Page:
Everybody laughed except him and me. I said, “Well, when I win everybody to Christ in Peru, I guess I have to go find another place to work.”
He said, “Yeah, that’s what I thought too.”
Why not? I don’t see anything in the Bible that tells me it can’t happen. Young person, you listen to me. You let only one person limit you – God.
We have raised up men, who, oftentimes in the name of the providence of God, are narrow-minded, little men with tight spirits and tiny hearts. We need men of breath. We need men of heart. We need men and women who will believe their God for great things. (more…)
Here is a survey from our friends at Generations with Vision:
The Gen2 Survey
After 30 years of following the homeschool movement, we’ve learned something about homeschool graduates’ academic and socio-economic successes through various studies. But what about the spiritual condition of this first generation of home education? How did we do? Where are our children today? What were the educational, cultural, relational, and spiritual influences in their lives? From all reports, the millennial generation is less committed to a Christian worldview; they’re leaving the institutional church; and they are the most narcissistic, the laziest, the most unsuccessful, and the most spiritually bankrupt generation ever.* So… what about our children? What is the condition of our homeschool graduates? What happened to those children raised in Christian homes—however they were schooled—back in the 80s and 90s? Where are they now?
Introducing. . . The Gen2 Survey.
We have released the Gen2 Survey for every young person between 18-38 years of age, whether they are Christian, Non-Christian, Public Schooled, Private Schooled, or Home Schooled. The survey is anonymous (there is no tracing of answers to sources). It will take 10-20 minutes to complete, and each participant enters a contest to win one of THREE I-PAD MINIs!
Click here to visit the Survey Webpage:
*(Reference: http://www.theatlantic.com/business/archive/2013/04/the-unluckiest-generation-what-will-become-of-millennials/275336/; http://www.time.com/time/magazine/article/0,9171,2143001,00.html).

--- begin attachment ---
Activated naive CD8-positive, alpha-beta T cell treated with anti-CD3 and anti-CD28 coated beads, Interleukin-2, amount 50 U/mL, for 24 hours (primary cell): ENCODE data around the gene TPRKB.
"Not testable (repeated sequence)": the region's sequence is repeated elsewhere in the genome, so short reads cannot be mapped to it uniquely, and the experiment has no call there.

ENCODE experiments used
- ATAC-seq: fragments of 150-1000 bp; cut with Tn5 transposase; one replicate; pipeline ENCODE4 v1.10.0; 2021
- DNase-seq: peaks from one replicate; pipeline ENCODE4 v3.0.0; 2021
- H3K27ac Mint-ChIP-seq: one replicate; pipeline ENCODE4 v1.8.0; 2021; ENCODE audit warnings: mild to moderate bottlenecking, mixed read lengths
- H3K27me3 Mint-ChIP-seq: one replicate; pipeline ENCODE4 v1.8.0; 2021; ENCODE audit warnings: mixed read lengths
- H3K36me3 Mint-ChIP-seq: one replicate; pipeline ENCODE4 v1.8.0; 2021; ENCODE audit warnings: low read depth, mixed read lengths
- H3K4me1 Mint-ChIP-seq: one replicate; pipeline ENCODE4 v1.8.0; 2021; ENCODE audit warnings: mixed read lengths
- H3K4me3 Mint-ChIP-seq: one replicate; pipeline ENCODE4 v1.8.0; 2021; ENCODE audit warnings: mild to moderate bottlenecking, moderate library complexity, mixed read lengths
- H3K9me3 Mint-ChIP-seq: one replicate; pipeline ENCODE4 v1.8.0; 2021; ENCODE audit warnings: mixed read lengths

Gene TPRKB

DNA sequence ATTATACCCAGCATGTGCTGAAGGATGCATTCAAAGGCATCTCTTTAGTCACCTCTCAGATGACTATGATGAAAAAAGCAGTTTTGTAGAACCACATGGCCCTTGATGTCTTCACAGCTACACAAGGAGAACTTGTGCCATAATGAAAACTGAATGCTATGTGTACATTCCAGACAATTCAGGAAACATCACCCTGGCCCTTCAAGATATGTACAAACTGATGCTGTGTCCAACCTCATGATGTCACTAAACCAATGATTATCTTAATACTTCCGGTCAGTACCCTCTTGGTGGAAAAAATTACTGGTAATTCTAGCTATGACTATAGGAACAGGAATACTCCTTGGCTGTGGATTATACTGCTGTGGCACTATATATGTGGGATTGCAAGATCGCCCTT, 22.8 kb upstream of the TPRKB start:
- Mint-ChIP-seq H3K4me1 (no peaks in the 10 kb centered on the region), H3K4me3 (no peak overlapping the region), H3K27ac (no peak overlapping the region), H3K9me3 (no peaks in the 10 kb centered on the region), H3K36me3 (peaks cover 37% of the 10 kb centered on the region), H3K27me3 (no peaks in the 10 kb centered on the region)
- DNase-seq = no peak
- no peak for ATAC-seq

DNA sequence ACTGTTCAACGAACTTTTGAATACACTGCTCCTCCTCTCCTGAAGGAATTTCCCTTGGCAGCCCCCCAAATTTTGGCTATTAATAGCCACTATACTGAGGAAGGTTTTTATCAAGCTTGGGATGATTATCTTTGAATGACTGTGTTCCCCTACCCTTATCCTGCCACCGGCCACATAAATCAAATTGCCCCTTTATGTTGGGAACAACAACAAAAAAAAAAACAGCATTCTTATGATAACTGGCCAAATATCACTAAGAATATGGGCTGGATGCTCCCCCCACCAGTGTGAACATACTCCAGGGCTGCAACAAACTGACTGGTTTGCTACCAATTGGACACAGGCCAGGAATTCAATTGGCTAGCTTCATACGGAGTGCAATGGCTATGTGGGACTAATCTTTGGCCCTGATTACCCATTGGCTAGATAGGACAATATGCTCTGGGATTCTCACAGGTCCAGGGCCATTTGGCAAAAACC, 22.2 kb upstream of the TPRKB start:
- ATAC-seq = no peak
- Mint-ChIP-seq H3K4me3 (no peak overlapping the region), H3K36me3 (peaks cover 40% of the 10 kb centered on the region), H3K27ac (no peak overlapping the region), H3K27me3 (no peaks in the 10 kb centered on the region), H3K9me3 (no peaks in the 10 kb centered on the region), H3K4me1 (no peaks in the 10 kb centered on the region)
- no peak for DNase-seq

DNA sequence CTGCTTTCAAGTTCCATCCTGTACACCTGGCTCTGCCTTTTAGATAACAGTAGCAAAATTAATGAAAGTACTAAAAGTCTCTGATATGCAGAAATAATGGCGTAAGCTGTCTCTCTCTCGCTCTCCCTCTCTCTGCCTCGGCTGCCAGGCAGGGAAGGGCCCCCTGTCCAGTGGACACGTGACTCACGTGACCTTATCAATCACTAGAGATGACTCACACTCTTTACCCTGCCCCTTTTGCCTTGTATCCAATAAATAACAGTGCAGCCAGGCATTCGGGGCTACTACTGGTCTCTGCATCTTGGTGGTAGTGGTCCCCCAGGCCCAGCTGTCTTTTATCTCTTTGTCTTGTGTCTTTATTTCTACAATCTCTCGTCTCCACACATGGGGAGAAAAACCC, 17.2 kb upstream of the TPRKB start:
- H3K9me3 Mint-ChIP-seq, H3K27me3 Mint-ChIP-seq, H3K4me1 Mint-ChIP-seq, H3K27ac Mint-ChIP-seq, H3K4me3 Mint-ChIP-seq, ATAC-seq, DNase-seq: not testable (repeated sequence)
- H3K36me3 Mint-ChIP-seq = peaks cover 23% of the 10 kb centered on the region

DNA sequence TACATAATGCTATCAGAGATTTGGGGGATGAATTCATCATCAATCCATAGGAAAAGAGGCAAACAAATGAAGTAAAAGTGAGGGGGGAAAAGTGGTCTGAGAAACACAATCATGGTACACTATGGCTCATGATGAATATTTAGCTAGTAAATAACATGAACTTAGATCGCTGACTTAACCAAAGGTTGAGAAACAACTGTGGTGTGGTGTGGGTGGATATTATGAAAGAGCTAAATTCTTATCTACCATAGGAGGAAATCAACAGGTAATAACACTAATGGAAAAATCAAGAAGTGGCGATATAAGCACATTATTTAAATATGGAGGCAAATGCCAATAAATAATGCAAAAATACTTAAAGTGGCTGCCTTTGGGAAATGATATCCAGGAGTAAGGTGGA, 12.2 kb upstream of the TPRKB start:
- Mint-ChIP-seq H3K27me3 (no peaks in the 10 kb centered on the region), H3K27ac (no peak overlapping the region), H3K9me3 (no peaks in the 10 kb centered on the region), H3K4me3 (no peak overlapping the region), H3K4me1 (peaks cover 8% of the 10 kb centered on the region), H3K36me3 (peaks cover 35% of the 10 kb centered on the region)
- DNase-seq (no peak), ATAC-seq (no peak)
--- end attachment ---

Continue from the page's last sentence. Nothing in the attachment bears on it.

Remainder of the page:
Here is a wonderful summary of the kind of people we ought to be – The Seven Characteristics of Highly Evangelistic Christians.
For over twenty years I have been researching and studying churches, primarily those in North America. I had the joy of serving as senior pastor in four churches where God blessed with evangelistic growth. I have written over twenty books about the church in America.
I am not giving you my credentials to impress you, but simply to share that my life’s passion has been leading and learning about evangelistic churches. At this point in my life and ministry, however, I realize that I have not given sufficient attention to one of the primary characteristics of evangelistic churches. (more…)
There is much concern today about defining the Gospel. This is such an important endeavor as we have just been through a period where a false, revivalistic Gospel has been preached for over a hundred years. This has led to many false conversions, where people believe they were saved by praying a prayer or having an experience, yet their lives have not changed. So what does it mean to preach the Gospel? Here is Charles Spurgeon on a true Gospel message: “To preach the gospel is to state every doctrine contained in God’s Word, and to give every truth its proper prominence.”
God is kind to give us a foretaste of His eternal rest through the weekly Sabbath rest. Here is John Macduff explaining how Sabbath rest is a foretaste of heaven:
Gracious word of a gracious Savior, on which the soul may confidingly repose, and be at peace forever! It is a present rest—the rest of grace as well as the rest of glory. Not only are there signals of peace hung out from the walls of heaven—the lights of Home glimmering in the distance to cheer our footsteps; but we have the shadow of this great Rock! in a present weary land. Before the Throne alone is there the sea of glass, without one rippling wave; but there is a haven even on earth for the tempest-tossed—We who have believed DO enter into rest.
Reader, have you found this blessed repose in the blood and work of Immanuel? Long going about seeking rest and finding none, does this word sound like music in your ears—”Come unto Me”? All other peace is counterfeit, shadowy, unreal. The soul’s immortal aspirations can be satisfied with nothing short of the possession of God’s favor and love in Jesus.
How unqualified is the invitation! (more…)